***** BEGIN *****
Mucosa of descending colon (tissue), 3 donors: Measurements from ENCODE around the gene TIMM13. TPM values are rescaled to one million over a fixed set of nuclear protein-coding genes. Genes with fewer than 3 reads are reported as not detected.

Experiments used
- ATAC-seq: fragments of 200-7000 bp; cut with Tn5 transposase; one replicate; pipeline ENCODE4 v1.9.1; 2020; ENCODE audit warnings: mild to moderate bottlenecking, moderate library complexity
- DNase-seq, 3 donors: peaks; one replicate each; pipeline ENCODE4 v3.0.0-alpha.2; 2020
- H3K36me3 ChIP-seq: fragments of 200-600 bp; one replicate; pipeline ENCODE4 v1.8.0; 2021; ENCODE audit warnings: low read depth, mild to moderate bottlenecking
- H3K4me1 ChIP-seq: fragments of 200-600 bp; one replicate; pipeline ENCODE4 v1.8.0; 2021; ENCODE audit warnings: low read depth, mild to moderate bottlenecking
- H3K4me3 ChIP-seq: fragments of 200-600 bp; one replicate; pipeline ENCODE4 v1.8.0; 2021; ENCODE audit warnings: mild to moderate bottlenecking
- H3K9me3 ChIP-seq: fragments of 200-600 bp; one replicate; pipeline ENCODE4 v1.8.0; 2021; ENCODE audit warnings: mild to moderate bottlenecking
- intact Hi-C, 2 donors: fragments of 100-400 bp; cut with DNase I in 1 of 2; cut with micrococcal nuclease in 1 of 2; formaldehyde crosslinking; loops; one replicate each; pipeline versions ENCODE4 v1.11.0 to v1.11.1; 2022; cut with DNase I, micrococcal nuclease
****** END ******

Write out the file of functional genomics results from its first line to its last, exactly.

Mucosa of descending colon (tissue), 3 donors: Measurements from ENCODE around the gene TIMM13. TPM values are rescaled to one million over a fixed set of nuclear protein-coding genes. Genes with fewer than 3 reads are reported as not detected.

Experiments used
- ATAC-seq: fragments of 200-7000 bp; cut with Tn5 transposase; one replicate; pipeline ENCODE4 v1.9.1; 2020; ENCODE audit warnings: mild to moderate bottlenecking, moderate library complexity
- DNase-seq, 3 donors: peaks; one replicate each; pipeline ENCODE4 v3.0.0-alpha.2; 2020
- H3K36me3 ChIP-seq: fragments of 200-600 bp; one replicate; pipeline ENCODE4 v1.8.0; 2021; ENCODE audit warnings: low read depth, mild to moderate bottlenecking
- H3K4me1 ChIP-seq: fragments of 200-600 bp; one replicate; pipeline ENCODE4 v1.8.0; 2021; ENCODE audit warnings: low read depth, mild to moderate bottlenecking
- H3K4me3 ChIP-seq: fragments of 200-600 bp; one replicate; pipeline ENCODE4 v1.8.0; 2021; ENCODE audit warnings: mild to moderate bottlenecking
- H3K9me3 ChIP-seq: fragments of 200-600 bp; one replicate; pipeline ENCODE4 v1.8.0; 2021; ENCODE audit warnings: mild to moderate bottlenecking
- intact Hi-C, 2 donors: fragments of 100-400 bp; cut with DNase I in 1 of 2; cut with micrococcal nuclease in 1 of 2; formaldehyde crosslinking; loops; one replicate each; pipeline versions ENCODE4 v1.11.0 to v1.11.1; 2022; cut with DNase I, micrococcal nuclease